In the kid’s hospitals, the majority of cases are scalds. In the adult hospitals, it’s flame burns. Really, that’s pretty standard for a developed population. The vast majority of our burns are not major and that is predominantly because of prevention, occupational health and safety strategies have been very effective in our environment. Things like safety around nightwear in children means we don’t see those types of burns where kids get flame burns from their night clothes. The way kettles are designed now, we see less kettle scalds. Our homes and our workplaces are designed much better. We saw, certainly by the early 90s, a big fall away from the incidence of the very nasty major burns. Most of our burns are less than 20% body surface area, but having said that, that is a pretty major burn for someone.
But when someone does have a major burn we are obviously focussed on treating them in a way to always strive to give them the best possible outcome to what they were before.
Q what made you passionate about burns injuries?
I saw a child so badly scarred from a very trivial injury in 1985 and I couldn’t believe that that was as good as we could get. So that’s when I started and I was determined to make that better. There’s so much new at the moment. Understanding that a burn injury influences the rest of your life, we want to know why and I particularly want to know how we can use the brain, and the impact on the nervous system, because it is so painful, and the skin is a nervous receptor. It’s our interface with the world, and so, if you damage the skin, its painful, the nerves change, your brain changes, and we want to use that information to drive a better repair, to drive that person’s healing. So I think it’s really exciting to understand the neurological impact of burn injury.
Q what are the proudest moments for you personally and professionally?
I’ve had some great moments personally. I feel very fortunate to be the mum of six amazing kids. They’ve certainly made me proud on multiple occasions. Professionally, there are two levels; being Australian of the Year was beyond anything I could have ever imagined. But then, some days, you see someone who has climbed their own personal Everest of healing, and they walk out of here (the clinic), and you think, wow! That’s something special.
Q what advice would you give busy australians like yourself who are juggling multiple tasks and trying to find a balance between home, career and health?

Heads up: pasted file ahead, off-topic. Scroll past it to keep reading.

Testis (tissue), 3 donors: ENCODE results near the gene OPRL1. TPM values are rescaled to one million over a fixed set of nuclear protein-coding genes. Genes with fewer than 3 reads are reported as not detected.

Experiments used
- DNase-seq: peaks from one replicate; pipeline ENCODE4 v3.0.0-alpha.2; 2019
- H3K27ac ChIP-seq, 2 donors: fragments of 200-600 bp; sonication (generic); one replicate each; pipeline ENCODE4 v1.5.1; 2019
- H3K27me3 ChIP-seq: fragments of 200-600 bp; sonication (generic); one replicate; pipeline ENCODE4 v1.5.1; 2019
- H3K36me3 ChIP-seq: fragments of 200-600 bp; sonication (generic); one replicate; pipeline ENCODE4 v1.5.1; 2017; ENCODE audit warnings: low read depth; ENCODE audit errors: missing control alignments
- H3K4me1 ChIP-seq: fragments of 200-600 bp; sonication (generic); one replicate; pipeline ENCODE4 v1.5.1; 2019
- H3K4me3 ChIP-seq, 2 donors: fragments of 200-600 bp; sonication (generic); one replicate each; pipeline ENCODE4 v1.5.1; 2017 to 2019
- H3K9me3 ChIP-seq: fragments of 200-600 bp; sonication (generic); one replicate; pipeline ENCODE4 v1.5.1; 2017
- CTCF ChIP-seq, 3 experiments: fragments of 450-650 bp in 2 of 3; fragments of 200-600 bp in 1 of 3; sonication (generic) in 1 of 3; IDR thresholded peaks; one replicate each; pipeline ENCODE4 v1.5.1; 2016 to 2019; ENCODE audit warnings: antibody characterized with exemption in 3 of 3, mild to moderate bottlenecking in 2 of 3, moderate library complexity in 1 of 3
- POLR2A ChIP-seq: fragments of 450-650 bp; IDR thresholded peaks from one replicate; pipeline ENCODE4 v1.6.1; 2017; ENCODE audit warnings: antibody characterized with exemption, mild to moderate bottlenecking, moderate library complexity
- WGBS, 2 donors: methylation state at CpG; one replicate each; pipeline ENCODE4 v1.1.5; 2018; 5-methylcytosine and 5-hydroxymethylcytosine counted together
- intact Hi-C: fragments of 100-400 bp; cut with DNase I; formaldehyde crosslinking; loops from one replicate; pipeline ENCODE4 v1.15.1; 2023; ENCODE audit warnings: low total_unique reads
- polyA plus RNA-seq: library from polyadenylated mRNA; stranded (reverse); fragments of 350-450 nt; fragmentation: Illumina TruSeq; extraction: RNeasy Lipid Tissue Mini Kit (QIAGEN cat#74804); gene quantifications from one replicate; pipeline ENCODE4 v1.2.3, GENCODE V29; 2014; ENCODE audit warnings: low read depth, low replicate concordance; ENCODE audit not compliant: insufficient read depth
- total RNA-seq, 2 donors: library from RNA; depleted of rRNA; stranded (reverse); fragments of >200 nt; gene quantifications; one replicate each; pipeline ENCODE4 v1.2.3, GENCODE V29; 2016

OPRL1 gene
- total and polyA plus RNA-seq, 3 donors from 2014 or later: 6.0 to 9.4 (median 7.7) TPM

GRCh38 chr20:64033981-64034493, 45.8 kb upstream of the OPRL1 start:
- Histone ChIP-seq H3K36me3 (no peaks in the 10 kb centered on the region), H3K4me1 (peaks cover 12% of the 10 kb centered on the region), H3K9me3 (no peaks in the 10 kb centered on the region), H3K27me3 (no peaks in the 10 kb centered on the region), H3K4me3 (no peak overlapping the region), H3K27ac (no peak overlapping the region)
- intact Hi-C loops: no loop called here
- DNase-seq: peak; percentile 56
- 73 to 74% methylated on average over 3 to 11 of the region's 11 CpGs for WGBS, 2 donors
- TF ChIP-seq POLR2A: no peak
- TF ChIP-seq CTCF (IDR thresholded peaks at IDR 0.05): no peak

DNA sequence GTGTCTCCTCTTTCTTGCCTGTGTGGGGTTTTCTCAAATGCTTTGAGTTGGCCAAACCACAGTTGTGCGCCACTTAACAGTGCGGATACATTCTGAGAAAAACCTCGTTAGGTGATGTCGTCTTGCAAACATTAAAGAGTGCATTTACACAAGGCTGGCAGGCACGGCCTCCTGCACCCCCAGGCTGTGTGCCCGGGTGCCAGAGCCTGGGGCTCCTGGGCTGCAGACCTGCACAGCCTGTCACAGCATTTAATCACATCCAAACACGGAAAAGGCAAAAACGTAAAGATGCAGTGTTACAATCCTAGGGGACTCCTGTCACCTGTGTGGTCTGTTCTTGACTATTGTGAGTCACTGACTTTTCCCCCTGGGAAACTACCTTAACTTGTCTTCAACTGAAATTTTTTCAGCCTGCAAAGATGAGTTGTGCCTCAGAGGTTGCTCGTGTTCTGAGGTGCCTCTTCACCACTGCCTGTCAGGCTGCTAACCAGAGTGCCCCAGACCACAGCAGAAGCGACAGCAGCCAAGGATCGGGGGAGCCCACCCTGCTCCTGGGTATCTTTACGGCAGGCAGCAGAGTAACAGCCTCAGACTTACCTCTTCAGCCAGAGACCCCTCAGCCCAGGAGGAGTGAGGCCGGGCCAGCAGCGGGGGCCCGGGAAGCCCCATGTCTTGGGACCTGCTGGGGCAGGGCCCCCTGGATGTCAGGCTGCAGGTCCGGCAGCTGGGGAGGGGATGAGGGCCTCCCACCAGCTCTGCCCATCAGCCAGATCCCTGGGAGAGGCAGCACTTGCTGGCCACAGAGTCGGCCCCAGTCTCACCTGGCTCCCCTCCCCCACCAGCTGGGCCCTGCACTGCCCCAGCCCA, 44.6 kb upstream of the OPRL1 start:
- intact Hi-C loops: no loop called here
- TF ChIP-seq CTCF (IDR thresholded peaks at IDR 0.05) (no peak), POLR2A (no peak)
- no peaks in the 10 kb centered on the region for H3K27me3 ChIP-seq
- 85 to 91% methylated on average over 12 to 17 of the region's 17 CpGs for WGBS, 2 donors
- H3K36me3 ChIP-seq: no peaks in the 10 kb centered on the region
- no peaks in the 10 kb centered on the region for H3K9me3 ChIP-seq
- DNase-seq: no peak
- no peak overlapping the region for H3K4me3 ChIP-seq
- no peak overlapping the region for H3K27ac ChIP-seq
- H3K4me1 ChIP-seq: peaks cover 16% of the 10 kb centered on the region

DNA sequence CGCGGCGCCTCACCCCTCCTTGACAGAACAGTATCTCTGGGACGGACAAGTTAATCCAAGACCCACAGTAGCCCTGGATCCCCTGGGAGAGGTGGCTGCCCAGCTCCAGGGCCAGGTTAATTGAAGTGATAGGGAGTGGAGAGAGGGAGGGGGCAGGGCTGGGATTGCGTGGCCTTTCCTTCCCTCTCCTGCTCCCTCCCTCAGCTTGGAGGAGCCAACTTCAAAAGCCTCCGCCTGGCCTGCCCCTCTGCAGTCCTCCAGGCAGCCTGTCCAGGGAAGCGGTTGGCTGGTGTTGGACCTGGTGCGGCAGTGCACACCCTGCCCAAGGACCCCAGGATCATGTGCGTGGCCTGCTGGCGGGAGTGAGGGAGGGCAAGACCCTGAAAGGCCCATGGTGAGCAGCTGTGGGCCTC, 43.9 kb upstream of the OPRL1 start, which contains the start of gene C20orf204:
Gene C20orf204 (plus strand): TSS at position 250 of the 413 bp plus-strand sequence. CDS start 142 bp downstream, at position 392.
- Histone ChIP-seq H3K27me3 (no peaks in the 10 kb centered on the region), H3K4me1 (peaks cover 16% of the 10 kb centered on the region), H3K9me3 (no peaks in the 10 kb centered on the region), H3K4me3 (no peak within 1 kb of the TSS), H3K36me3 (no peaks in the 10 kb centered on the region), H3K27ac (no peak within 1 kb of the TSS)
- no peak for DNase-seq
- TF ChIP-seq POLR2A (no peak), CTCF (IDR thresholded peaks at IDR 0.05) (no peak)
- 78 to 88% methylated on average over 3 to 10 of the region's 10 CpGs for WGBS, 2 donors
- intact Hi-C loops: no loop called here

Enjoy it... Enjoy it….! I’ve got this far in my life and I still haven’t figured out the ‘yes’ gene because I keep using it all the time. I keep saying, “Yes! Yes! Yes!” and I’m a yes person and I know that. Then I work out how to make things happen. So, I’m an optimist, and I’ve been fortunate to be able to bring to the table a joy of life. I enjoy it and I know that people around me, when they are enjoying what they are doing, are better at it and it’s exciting. They give more and the whole thing builds, so positive energy is something that I really thrive on and I really connect with others and that gets you through the bad days. It’s not always sunshine and roses so I think the best thing is to find something that you always enjoy. Time is so precious and you can’t waste it.
So my advice is to make sure you enjoy it. If you’re not enjoying it, and it becomes a chore that’s when it’s time to stand back and ask “What are my life choices?” All we have is our time. You want to make sure you spend it wisely, and enjoy it on a fulfilment level and you know you’re contributing. Get positive energy from lots of different spaces. Management of stress is associated with resilience, which is intrinsic in part, but it is a learned behaviour. Things aren’t always going to go right or the same way you expect but if you enjoy something and you put your life energy into it, when you get to a hurdle, you will have the resilience to overcome that hurdle instead of walking away – because it means enough.
PROFESSOR FIONA WOOD
to donate to the Fiona Wood Foundation, go to www.fionawoodfoundation.com for more information